Best practice for estimating elder abuse prevalence in Australia: moving towards the dynamic concept of ‘adults at risk’ and away from arbitrary age cut-offs

Emily Moir, Barbara Blundell, Joseph Patrick Clare, Michael Walter Clare

Research output: Contribution to journalEditorial

Abstract

In June 2017, the Australian Law Reform Commission (‘ALRC’) released the Inquiry on Protecting the Rights of Older Australians from Abuse. A national elder abuse prevalence study was a key recommendation to: (1) measure the extent of this problem within Australia; (2) help arrange availability and demand for resources, and responses delivered by statutory authorities and organisations; and (3) evaluate the effectiveness of services designed to prevent elder abuse (ALRC 2017). In the past, elder abuse prevalence research has relied on age ‘cut-offs’ to determine the older population and what proportion of this population has experienced abuse. This comment questions the validity of using static age ‘cut-offs’ in measuring elder abuse and suggests a move forward to dynamic measures of risk for adults in prevalence studies.
Original languageEnglish
Pages (from-to)181-190
JournalCurrent Issues in Criminal Justice
Volume29
Issue number2
Publication statusPublished - 2017

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title = "Best practice for estimating elder abuse prevalence in Australia: moving towards the dynamic concept of ‘adults at risk’ and away from arbitrary age cut-offs",
abstract = "In June 2017, the Australian Law Reform Commission (‘ALRC’) released the Inquiry on Protecting the Rights of Older Australians from Abuse. A national elder abuse prevalence study was a key recommendation to: (1) measure the extent of this problem within Australia; (2) help arrange availability and demand for resources, and responses delivered by statutory authorities and organisations; and (3) evaluate the effectiveness of services designed to prevent elder abuse (ALRC 2017). In the past, elder abuse prevalence research has relied on age ‘cut-offs’ to determine the older population and what proportion of this population has experienced abuse. This comment questions the validity of using static age ‘cut-offs’ in measuring elder abuse and suggests a move forward to dynamic measures of risk for adults in prevalence studies.",
keywords = "Elder abuse, Older people, AGE, PREVALENCE, Adults at risk, Policy, Australia",
author = "Emily Moir and Barbara Blundell and Clare, {Joseph Patrick} and Clare, {Michael Walter}",
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pages = "181--190",
journal = "Current Issues in Criminal Justic",
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T1 - Best practice for estimating elder abuse prevalence in Australia: moving towards the dynamic concept of ‘adults at risk’ and away from arbitrary age cut-offs

AU - Moir, Emily

AU - Blundell, Barbara

AU - Clare, Joseph Patrick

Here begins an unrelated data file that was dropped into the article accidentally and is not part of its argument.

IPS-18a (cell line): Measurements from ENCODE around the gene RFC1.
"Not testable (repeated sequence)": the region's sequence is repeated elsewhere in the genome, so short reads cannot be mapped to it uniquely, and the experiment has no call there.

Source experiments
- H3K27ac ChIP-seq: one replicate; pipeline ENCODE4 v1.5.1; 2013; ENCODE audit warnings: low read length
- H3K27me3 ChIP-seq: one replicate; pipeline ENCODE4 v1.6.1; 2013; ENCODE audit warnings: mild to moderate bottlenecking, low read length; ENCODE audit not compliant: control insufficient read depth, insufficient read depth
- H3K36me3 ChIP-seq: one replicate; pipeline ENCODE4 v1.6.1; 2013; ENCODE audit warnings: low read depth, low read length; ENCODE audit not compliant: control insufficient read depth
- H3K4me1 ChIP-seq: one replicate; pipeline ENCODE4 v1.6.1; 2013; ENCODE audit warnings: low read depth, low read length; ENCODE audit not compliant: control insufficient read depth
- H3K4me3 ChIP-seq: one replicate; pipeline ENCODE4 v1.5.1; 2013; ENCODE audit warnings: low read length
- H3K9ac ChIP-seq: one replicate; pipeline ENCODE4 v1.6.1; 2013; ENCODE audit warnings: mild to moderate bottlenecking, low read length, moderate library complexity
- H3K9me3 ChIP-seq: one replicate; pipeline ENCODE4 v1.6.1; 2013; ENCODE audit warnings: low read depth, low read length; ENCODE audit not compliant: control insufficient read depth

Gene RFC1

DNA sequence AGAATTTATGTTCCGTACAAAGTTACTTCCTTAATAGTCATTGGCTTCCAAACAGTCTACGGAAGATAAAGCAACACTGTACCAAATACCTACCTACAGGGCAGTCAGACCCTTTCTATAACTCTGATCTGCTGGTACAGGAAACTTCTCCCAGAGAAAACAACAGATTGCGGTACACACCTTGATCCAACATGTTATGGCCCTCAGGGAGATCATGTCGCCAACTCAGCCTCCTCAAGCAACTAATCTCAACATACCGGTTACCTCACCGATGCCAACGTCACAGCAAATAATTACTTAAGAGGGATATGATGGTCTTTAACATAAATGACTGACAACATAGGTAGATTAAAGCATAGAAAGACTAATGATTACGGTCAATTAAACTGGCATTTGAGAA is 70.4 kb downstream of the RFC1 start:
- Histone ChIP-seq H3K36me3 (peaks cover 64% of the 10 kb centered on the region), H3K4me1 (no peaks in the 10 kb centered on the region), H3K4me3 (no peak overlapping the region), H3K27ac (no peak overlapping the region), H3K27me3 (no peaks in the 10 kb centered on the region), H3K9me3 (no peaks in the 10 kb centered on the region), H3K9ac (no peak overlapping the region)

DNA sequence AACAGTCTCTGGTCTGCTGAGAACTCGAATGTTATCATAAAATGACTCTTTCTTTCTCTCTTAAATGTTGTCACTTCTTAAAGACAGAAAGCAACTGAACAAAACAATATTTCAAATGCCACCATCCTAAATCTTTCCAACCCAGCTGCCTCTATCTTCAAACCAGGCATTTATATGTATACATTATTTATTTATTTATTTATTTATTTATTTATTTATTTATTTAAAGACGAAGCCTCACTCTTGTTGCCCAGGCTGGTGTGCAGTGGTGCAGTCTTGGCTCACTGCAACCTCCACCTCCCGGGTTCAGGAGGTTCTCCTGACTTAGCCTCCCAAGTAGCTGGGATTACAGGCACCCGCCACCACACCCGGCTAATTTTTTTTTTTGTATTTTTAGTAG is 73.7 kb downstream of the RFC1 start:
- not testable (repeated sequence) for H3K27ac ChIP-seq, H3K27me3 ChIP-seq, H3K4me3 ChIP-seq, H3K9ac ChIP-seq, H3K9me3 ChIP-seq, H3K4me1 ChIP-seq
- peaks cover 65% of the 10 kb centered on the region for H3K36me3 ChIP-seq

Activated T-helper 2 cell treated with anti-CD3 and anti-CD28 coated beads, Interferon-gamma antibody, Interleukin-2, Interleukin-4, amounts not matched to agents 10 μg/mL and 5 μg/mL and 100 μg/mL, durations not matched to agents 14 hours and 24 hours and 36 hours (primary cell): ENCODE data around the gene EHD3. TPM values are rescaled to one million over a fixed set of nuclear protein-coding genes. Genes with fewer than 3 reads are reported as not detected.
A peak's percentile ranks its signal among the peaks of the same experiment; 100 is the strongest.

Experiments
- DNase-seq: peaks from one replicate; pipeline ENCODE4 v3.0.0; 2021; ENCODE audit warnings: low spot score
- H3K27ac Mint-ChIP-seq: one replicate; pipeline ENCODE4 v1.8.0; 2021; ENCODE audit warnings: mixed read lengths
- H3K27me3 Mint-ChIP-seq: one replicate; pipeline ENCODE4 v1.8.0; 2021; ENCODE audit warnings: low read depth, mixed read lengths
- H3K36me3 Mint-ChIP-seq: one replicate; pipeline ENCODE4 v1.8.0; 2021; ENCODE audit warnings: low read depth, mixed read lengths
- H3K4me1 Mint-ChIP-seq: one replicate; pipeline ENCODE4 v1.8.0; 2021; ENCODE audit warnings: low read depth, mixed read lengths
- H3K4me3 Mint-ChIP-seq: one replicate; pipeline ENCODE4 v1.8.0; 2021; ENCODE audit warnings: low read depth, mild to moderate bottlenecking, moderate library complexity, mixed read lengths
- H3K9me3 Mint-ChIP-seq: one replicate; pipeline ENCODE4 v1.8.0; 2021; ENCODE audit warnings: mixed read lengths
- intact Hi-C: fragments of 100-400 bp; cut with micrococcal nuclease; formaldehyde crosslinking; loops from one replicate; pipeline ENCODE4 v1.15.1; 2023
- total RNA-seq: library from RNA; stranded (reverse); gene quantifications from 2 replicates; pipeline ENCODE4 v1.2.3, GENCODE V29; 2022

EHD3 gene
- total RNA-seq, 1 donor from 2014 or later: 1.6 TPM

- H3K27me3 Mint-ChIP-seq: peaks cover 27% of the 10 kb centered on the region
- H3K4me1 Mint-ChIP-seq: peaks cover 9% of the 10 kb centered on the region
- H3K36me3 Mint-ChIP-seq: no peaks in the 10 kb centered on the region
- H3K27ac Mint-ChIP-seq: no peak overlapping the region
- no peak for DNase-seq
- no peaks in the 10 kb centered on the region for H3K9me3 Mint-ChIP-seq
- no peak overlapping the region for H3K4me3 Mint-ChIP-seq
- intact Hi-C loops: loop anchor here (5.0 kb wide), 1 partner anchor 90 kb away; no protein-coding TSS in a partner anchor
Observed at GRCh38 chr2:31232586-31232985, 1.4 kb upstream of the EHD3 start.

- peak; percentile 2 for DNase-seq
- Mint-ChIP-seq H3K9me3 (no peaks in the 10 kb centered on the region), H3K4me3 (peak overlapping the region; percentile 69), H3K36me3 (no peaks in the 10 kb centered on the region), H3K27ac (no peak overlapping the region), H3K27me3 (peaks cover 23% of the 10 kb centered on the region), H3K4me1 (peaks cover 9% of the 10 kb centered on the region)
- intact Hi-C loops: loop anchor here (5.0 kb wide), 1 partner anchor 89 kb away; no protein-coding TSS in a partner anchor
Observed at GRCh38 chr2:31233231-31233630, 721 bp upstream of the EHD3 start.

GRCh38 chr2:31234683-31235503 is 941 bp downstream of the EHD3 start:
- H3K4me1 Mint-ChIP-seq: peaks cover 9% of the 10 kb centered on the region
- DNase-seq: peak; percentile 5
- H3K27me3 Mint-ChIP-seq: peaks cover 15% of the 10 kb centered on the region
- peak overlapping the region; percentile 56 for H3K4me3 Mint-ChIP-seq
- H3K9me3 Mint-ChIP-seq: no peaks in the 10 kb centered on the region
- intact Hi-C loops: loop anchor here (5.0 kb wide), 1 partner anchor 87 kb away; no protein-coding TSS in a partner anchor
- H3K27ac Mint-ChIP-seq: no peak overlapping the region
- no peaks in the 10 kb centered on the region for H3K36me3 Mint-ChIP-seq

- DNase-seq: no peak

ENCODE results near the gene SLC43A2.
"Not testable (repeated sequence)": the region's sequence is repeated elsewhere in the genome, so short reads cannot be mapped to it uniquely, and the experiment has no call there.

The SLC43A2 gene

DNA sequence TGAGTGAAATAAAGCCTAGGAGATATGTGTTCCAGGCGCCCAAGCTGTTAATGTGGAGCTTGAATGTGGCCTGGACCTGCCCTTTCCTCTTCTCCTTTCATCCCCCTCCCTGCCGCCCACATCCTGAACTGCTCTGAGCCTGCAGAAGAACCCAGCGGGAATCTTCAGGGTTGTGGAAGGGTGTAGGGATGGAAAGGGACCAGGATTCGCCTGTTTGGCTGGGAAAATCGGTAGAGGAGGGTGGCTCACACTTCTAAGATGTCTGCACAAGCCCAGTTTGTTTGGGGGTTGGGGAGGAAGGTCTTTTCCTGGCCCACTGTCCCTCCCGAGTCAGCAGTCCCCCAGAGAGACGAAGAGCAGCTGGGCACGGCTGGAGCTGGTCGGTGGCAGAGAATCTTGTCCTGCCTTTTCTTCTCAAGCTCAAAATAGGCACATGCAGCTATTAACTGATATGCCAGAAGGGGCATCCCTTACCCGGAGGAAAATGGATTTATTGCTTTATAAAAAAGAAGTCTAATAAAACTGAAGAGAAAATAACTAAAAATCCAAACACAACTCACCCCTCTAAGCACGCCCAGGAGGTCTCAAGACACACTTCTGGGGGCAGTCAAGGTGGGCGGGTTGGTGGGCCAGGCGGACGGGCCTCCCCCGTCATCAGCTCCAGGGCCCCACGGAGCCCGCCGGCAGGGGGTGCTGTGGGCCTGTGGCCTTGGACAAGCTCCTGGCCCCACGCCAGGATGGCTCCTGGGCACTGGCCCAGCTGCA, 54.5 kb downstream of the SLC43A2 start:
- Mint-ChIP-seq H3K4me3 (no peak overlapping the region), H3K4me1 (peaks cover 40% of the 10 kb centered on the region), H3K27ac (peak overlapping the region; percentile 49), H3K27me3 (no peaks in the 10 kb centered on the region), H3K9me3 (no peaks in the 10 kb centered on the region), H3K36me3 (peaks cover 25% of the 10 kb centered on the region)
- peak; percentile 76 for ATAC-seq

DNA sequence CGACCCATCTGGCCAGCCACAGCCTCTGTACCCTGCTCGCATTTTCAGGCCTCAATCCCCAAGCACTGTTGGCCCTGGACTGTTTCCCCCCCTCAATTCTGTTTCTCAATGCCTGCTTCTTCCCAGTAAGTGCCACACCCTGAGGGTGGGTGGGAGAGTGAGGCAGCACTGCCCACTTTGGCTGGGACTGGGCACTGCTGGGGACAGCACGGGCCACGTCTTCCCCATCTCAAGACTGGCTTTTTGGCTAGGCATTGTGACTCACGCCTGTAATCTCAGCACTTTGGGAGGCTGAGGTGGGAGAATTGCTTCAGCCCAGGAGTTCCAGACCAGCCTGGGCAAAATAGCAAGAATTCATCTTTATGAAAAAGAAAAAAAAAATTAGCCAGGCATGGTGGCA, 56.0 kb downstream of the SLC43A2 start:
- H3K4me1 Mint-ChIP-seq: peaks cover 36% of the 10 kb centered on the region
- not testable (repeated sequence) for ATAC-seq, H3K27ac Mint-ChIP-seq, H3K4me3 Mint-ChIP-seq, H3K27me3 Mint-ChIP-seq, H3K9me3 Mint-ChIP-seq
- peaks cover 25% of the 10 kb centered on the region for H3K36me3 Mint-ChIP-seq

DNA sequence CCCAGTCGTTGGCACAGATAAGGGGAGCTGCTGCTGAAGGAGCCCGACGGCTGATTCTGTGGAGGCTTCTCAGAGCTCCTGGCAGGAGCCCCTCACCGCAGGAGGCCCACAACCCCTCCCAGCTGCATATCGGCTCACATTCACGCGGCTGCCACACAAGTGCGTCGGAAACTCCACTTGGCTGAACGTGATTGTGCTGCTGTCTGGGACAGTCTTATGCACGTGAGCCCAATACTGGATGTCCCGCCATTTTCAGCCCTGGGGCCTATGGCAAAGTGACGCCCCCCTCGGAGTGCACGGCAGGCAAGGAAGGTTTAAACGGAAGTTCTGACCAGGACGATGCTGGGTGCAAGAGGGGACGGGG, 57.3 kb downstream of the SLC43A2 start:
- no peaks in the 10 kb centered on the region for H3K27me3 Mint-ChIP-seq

AU - Clare, Michael Walter

PY - 2017

Y1 - 2017

N2 - In June 2017, the Australian Law Reform Commission (‘ALRC’) released the Inquiry on Protecting the Rights of Older Australians from Abuse. A national elder abuse prevalence study was a key recommendation to: (1) measure the extent of this problem within Australia; (2) help arrange availability and demand for resources, and responses delivered by statutory authorities and organisations; and (3) evaluate the effectiveness of services designed to prevent elder abuse (ALRC 2017). In the past, elder abuse prevalence research has relied on age ‘cut-offs’ to determine the older population and what proportion of this population has experienced abuse. This comment questions the validity of using static age ‘cut-offs’ in measuring elder abuse and suggests a move forward to dynamic measures of risk for adults in prevalence studies.

AB - In June 2017, the Australian Law Reform Commission (‘ALRC’) released the Inquiry on Protecting the Rights of Older Australians from Abuse. A national elder abuse prevalence study was a key recommendation to: (1) measure the extent of this problem within Australia; (2) help arrange availability and demand for resources, and responses delivered by statutory authorities and organisations; and (3) evaluate the effectiveness of services designed to prevent elder abuse (ALRC 2017). In the past, elder abuse prevalence research has relied on age ‘cut-offs’ to determine the older population and what proportion of this population has experienced abuse. This comment questions the validity of using static age ‘cut-offs’ in measuring elder abuse and suggests a move forward to dynamic measures of risk for adults in prevalence studies.

KW - Elder abuse

KW - Older people

KW - AGE

KW - PREVALENCE

KW - Adults at risk

KW - Policy

KW - Australia

M3 - Editorial

VL - 29

SP - 181

EP - 190

JO - Current Issues in Criminal Justic

JF - Current Issues in Criminal Justic

SN - 1034-5329

IS - 2

ER -